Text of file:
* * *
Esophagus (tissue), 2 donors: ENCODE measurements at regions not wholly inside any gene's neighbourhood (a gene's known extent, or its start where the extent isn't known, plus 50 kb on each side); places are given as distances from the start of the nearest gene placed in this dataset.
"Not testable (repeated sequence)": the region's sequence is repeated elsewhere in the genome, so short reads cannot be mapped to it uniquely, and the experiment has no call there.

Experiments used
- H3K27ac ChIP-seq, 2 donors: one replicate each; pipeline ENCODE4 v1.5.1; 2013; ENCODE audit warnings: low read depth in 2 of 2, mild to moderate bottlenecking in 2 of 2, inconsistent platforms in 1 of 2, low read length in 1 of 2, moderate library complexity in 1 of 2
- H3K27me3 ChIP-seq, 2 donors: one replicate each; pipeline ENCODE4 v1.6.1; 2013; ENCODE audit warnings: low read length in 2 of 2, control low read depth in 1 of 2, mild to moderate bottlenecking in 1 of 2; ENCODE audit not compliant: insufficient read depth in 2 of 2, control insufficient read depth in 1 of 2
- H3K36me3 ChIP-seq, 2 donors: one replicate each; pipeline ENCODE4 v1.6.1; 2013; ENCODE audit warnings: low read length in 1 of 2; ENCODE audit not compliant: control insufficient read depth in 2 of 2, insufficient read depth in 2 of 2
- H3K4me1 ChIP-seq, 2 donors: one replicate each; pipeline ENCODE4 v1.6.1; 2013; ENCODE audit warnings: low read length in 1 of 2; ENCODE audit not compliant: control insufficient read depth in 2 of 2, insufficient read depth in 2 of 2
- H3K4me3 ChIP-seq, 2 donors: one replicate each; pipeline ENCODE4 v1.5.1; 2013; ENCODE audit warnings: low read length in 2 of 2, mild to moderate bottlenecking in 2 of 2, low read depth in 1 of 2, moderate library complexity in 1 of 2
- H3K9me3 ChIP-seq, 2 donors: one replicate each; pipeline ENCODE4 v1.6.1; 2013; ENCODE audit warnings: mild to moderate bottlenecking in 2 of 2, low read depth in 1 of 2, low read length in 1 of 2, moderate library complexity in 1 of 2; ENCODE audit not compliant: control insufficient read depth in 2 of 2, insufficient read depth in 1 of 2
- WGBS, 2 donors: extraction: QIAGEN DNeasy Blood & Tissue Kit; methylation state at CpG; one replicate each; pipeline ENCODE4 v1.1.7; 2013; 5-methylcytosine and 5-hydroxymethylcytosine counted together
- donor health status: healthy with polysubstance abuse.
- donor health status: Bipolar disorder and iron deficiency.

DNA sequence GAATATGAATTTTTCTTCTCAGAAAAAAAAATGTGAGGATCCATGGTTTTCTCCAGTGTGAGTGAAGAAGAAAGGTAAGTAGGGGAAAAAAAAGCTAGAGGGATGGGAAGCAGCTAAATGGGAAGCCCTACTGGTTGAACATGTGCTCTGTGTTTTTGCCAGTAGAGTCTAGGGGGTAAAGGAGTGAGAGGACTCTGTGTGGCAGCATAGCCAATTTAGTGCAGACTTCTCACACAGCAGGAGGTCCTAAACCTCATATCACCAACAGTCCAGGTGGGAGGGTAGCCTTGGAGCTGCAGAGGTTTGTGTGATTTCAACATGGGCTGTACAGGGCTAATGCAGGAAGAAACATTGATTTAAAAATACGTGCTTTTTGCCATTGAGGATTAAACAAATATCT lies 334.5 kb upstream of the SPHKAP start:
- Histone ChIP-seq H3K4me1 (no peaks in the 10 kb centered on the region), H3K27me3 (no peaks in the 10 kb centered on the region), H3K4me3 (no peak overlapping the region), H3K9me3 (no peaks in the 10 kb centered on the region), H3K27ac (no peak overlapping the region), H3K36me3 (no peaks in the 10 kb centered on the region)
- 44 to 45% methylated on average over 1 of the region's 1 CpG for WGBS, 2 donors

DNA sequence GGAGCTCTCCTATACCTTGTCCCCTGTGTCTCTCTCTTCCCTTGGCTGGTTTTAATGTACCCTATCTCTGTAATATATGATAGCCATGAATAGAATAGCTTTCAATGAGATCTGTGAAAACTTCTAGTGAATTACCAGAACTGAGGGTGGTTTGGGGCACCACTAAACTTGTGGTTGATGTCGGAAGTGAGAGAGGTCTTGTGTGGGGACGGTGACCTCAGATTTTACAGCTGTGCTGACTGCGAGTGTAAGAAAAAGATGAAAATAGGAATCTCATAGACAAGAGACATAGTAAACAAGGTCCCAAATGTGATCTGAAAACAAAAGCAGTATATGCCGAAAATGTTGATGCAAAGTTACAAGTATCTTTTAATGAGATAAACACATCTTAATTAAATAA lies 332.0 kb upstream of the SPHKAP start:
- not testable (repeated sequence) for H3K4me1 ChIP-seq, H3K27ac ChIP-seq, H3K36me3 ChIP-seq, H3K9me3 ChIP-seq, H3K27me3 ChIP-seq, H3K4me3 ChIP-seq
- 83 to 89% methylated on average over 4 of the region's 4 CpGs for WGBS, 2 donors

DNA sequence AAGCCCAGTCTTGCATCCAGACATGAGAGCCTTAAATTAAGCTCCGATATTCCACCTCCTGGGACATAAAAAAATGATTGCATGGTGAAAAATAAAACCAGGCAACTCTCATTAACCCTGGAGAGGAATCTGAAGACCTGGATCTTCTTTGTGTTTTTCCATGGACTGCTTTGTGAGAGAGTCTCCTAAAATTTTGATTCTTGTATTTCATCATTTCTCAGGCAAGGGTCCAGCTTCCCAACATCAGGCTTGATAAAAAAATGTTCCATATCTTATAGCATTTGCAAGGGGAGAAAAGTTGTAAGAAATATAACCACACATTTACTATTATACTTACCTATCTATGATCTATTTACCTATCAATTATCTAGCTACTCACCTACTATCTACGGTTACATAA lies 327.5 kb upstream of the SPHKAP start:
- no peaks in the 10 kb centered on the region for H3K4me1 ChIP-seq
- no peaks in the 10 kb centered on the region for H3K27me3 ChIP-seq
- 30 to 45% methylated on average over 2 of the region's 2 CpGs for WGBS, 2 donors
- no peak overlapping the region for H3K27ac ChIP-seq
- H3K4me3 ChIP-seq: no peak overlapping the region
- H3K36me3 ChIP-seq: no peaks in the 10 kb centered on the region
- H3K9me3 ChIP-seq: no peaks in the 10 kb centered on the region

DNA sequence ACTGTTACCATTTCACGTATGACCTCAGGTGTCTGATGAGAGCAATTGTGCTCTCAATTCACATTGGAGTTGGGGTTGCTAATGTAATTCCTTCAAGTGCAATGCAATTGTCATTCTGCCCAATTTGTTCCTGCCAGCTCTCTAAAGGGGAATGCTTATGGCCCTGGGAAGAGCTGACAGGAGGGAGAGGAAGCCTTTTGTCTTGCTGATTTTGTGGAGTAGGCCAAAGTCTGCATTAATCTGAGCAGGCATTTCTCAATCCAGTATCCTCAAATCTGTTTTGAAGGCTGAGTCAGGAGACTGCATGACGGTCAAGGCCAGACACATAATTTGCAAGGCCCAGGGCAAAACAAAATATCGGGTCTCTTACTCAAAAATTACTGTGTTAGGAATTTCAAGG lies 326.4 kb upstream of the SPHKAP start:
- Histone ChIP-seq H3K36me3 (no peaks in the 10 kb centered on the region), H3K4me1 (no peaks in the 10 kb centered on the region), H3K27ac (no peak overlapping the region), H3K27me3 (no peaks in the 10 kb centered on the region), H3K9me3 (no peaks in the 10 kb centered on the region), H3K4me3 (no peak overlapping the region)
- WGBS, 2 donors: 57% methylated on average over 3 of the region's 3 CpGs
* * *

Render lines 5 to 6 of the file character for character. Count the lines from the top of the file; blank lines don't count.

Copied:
- H3K27me3 ChIP-seq, 2 donors: one replicate each; pipeline ENCODE4 v1.6.1; 2013; ENCODE audit warnings: low read length in 2 of 2, control low read depth in 1 of 2, mild to moderate bottlenecking in 1 of 2; ENCODE audit not compliant: insufficient read depth in 2 of 2, control insufficient read depth in 1 of 2
- H3K36me3 ChIP-seq, 2 donors: one replicate each; pipeline ENCODE4 v1.6.1; 2013; ENCODE audit warnings: low read length in 1 of 2; ENCODE audit not compliant: control insufficient read depth in 2 of 2, insufficient read depth in 2 of 2